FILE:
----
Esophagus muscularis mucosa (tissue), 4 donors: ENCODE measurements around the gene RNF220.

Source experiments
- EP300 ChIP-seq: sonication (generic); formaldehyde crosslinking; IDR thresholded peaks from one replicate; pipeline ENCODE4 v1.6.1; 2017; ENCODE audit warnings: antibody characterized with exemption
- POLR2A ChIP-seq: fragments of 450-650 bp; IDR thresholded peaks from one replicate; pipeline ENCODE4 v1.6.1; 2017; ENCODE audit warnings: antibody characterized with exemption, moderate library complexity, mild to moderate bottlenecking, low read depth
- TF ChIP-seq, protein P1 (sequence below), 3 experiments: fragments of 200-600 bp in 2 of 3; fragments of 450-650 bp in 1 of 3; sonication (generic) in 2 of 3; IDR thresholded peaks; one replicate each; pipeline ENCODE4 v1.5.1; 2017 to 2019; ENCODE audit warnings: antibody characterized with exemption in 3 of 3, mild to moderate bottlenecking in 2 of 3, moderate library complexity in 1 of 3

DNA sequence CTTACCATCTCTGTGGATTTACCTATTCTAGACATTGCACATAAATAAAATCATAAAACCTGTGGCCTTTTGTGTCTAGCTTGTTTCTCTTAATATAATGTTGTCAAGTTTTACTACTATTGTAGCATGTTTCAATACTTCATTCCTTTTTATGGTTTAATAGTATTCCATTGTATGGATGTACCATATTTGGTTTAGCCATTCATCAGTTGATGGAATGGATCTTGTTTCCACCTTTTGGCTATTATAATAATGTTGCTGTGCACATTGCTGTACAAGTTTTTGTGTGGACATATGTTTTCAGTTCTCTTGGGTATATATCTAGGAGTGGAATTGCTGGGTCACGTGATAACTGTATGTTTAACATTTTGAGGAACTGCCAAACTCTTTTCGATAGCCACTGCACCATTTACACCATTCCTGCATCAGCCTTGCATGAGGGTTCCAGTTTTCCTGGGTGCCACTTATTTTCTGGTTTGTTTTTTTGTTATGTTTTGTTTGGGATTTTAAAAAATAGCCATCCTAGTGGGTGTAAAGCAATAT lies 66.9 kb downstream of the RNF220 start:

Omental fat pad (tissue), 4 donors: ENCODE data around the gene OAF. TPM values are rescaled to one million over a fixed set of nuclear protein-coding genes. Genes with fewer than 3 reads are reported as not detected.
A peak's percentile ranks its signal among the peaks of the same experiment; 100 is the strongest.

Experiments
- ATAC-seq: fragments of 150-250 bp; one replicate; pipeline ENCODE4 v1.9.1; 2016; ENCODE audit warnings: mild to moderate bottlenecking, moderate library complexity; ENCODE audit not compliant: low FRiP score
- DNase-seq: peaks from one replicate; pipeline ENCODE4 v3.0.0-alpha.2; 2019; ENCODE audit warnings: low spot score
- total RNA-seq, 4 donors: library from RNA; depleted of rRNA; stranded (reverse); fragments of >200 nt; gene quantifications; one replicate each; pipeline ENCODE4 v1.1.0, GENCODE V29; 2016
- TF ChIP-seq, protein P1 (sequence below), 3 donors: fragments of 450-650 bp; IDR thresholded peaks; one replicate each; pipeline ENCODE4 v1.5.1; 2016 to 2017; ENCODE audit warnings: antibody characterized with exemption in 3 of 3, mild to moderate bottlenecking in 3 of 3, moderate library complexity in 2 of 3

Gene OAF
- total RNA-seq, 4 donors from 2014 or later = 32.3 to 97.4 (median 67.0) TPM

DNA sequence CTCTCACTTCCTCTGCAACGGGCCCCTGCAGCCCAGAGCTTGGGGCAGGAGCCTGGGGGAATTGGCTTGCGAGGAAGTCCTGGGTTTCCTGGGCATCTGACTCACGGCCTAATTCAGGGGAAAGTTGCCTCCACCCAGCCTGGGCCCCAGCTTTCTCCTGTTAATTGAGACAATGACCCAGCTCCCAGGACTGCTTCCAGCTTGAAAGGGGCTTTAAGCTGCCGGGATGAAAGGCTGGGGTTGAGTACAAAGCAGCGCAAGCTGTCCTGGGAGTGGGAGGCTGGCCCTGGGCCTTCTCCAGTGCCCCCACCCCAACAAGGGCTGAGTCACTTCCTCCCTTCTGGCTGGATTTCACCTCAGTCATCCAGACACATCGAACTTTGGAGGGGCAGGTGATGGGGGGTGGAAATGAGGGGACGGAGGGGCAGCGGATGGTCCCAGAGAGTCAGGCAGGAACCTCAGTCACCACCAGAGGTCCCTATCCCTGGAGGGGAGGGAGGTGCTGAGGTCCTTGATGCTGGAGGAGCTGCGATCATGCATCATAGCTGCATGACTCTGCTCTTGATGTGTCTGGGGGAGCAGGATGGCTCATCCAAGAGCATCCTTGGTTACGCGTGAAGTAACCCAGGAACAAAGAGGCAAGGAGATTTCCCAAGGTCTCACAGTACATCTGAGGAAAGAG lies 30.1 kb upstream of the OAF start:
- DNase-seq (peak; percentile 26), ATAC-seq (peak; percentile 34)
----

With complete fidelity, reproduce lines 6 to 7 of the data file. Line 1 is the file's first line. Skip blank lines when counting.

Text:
DNA sequence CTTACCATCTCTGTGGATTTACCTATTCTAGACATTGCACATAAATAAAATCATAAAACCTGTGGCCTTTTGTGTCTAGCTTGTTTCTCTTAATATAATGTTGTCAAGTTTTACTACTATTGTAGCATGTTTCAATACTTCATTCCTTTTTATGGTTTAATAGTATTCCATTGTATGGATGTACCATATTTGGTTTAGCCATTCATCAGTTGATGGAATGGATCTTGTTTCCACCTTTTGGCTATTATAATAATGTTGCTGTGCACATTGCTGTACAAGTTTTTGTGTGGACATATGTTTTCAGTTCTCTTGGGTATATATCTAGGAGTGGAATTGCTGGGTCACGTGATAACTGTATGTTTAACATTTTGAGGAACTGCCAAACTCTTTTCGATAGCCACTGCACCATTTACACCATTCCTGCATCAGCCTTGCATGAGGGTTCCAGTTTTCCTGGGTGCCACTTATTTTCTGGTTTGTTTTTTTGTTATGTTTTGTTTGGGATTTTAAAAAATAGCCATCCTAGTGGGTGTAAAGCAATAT lies 66.9 kb downstream of the RNF220 start:

Omental fat pad (tissue), 4 donors: ENCODE data around the gene OAF. TPM values are rescaled to one million over a fixed set of nuclear protein-coding genes. Genes with fewer than 3 reads are reported as not detected.